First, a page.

We’ve learned that the doors to the House of Bishops will remain closed. Reading what is going on is a bit like Kremlin-watching, though there are friends who share.
NPR has just walked in and Stephen Bates, who will be hanging up his hat on this beat, is here from the Guardian. I saw Patrick Getlein from the Diocese of Virginia when I walked in. “As I live and breath,” he said when he saw me. The last time I saw him was in court.
We’re still waiting for ENS to publish the statements made by members of the Joint Standing Committee of the Primates and the ACC. The wait goes on.
Stephen Bates has written an interesting article on some of the work going on over the weekend, including work done by a rather interesting group of people. Here’s the interesting part:
The compromise being worked on over the weekend has seen the US moderate conservative bishops Charles Jenkins of Louisiana and Henry Parsley of Alabama working with liberals Jon Bruno of California and John Chane of Washington DC and Canons Kenneth Kearon and Gregory Cameron, of the Anglican communion council, on a formal statement that would keep the majority of US bishops together.
Now we have Charles Jenkins (who is the host bishop and who’s diocese is in serious, serious financial trouble) and Henry Parsley. But Jenkins and Parsley attended “Windsor Bishops” meetings at Camp Allen. Jon Bruno and John Chane are among the most progressive bishops, both have allowed liturgical blessings of same sex unions in their dioceses. Jenkins proposal, however, is not accepted by the orthodox remnant. It does not begin to deal with answering Dar Es Salaam.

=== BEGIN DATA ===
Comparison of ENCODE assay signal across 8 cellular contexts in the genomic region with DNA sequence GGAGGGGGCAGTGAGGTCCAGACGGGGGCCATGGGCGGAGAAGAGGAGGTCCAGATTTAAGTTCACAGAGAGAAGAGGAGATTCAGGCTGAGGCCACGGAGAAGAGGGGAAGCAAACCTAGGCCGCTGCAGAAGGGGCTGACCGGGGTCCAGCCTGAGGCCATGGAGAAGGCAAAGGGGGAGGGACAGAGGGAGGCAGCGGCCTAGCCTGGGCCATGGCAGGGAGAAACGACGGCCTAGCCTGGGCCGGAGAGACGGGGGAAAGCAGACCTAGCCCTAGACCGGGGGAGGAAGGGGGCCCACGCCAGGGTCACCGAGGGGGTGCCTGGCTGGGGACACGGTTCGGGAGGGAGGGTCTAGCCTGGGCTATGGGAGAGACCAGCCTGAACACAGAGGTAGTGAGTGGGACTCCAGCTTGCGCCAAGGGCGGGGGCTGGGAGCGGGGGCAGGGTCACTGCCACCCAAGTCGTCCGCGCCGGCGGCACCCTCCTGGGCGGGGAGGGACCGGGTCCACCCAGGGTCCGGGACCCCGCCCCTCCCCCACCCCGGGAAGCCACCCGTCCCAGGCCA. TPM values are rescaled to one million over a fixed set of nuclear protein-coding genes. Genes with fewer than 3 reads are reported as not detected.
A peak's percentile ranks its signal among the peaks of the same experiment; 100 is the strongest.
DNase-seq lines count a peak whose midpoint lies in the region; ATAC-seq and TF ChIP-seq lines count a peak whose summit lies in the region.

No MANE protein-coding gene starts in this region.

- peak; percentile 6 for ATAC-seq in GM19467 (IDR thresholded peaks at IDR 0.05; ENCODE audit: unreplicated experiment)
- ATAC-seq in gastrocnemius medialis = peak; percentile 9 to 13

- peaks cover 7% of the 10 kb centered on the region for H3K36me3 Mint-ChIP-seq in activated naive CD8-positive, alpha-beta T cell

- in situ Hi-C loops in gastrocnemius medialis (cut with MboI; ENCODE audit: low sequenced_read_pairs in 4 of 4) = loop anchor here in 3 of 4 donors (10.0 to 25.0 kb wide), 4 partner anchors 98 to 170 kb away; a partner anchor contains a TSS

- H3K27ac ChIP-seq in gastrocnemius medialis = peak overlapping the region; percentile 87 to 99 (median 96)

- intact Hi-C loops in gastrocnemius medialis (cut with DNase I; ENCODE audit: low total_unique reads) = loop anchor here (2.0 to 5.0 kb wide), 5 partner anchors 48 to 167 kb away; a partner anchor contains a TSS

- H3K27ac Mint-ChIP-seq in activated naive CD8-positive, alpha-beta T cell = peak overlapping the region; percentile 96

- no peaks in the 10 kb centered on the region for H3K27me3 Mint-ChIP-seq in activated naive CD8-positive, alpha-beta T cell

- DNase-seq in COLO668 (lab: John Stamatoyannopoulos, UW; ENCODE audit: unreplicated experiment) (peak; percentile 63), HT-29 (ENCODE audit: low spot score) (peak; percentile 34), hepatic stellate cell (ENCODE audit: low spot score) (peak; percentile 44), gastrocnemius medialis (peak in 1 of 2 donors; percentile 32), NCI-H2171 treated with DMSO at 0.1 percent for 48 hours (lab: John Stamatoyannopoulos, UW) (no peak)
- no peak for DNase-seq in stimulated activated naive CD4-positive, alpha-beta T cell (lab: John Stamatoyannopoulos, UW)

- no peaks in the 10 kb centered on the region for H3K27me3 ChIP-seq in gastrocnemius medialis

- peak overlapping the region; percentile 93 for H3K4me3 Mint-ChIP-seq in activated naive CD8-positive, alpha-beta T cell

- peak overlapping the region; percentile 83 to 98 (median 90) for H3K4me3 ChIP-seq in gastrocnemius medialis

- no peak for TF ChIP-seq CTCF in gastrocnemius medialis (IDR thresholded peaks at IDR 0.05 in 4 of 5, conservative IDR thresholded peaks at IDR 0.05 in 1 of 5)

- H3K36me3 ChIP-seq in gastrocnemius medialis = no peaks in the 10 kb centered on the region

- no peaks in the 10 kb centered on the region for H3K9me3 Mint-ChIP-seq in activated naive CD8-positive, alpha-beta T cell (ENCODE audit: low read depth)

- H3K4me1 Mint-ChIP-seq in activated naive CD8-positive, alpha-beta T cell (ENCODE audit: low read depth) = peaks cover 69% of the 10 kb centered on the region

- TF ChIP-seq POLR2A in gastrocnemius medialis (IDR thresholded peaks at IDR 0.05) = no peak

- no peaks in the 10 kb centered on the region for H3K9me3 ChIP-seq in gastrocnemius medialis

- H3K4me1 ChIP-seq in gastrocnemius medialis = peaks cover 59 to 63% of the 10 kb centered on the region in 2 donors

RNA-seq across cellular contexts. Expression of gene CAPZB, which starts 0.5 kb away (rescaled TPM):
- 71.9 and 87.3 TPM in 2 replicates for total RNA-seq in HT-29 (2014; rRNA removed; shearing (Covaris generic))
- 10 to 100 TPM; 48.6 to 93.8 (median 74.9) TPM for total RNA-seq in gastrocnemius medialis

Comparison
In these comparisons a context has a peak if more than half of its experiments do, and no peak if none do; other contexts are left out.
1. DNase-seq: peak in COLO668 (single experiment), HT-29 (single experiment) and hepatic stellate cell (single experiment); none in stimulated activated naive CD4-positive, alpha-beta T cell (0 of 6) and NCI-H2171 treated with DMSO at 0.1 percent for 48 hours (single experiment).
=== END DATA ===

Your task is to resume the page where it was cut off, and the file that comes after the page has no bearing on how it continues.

But what is really interesting here is the presence of two Brits, one a Welshman and one an Irishman. Both of them are from the Anglican Consultative Council, the one “instrument of unity” that derives most of its funding from the American Episcopal Church. Kenneth Kearon is the Secretary General of the ACC, while Gregory Cameron is the Deputy Secretary General of the ACC. We know that the Secretariat “serves the Archbishop of Canterbury, the Lambeth Conference, the Primates Meeting, and the Anglican Consultative Council.” So their job is to serve not just Canterbury and the ACC, but also the Primates themselves. We also know that “funding comes from the Inter-Anglican budget, which is supported by all Member Churches according to their membership and means.” And we know what “member church” has the most “means.” It is certainly in the interest of the ACC to keep the money supply open, for to not do so might call their own existence into question.
What of the majority of the Primates interests? Are they actively calling TEC to comply with Dar Es Salaam, keeping the unity of the Anglican Communion paramount over even their own financial resources? Cameron in particular has worked closely with the primates in Dar Es Salaam and attended Camp Allen. How will both he and Kearon balance their charge to support the Primates of the Anglican Communion, while keeping their own offices solvent? We do wonder.